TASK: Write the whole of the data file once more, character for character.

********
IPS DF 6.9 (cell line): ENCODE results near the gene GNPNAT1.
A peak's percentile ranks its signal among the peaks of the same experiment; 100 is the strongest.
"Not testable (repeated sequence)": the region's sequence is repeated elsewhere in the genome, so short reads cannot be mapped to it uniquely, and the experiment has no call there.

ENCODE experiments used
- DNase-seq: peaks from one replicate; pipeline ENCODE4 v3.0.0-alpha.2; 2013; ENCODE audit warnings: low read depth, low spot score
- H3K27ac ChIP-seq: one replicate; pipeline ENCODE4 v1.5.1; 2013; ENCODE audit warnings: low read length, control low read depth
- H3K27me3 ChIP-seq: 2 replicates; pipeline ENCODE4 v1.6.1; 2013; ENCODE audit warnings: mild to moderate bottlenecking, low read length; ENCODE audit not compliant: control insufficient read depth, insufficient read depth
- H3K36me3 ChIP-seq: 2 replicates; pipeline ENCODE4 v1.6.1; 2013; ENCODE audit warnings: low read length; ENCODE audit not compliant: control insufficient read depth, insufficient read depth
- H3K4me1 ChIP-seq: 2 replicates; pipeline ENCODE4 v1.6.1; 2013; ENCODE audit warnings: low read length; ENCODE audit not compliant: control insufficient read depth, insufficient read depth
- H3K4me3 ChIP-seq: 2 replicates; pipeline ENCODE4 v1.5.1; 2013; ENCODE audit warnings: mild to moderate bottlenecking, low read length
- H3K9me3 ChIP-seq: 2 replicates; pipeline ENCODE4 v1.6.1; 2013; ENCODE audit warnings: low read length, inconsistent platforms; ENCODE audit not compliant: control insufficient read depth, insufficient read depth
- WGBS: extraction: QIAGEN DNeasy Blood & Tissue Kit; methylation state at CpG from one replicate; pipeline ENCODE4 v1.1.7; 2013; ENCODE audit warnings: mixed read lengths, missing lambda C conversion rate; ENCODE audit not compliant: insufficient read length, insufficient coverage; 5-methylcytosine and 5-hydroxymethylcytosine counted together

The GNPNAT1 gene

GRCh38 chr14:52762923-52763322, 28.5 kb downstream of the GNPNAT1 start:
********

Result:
IPS DF 6.9 (cell line): ENCODE results near the gene GNPNAT1.
A peak's percentile ranks its signal among the peaks of the same experiment; 100 is the strongest.
"Not testable (repeated sequence)": the region's sequence is repeated elsewhere in the genome, so short reads cannot be mapped to it uniquely, and the experiment has no call there.

ENCODE experiments used
- DNase-seq: peaks from one replicate; pipeline ENCODE4 v3.0.0-alpha.2; 2013; ENCODE audit warnings: low read depth, low spot score
- H3K27ac ChIP-seq: one replicate; pipeline ENCODE4 v1.5.1; 2013; ENCODE audit warnings: low read length, control low read depth
- H3K27me3 ChIP-seq: 2 replicates; pipeline ENCODE4 v1.6.1; 2013; ENCODE audit warnings: mild to moderate bottlenecking, low read length; ENCODE audit not compliant: control insufficient read depth, insufficient read depth
- H3K36me3 ChIP-seq: 2 replicates; pipeline ENCODE4 v1.6.1; 2013; ENCODE audit warnings: low read length; ENCODE audit not compliant: control insufficient read depth, insufficient read depth
- H3K4me1 ChIP-seq: 2 replicates; pipeline ENCODE4 v1.6.1; 2013; ENCODE audit warnings: low read length; ENCODE audit not compliant: control insufficient read depth, insufficient read depth
- H3K4me3 ChIP-seq: 2 replicates; pipeline ENCODE4 v1.5.1; 2013; ENCODE audit warnings: mild to moderate bottlenecking, low read length
- H3K9me3 ChIP-seq: 2 replicates; pipeline ENCODE4 v1.6.1; 2013; ENCODE audit warnings: low read length, inconsistent platforms; ENCODE audit not compliant: control insufficient read depth, insufficient read depth
- WGBS: extraction: QIAGEN DNeasy Blood & Tissue Kit; methylation state at CpG from one replicate; pipeline ENCODE4 v1.1.7; 2013; ENCODE audit warnings: mixed read lengths, missing lambda C conversion rate; ENCODE audit not compliant: insufficient read length, insufficient coverage; 5-methylcytosine and 5-hydroxymethylcytosine counted together

The GNPNAT1 gene

GRCh38 chr14:52762923-52763322, 28.5 kb downstream of the GNPNAT1 start: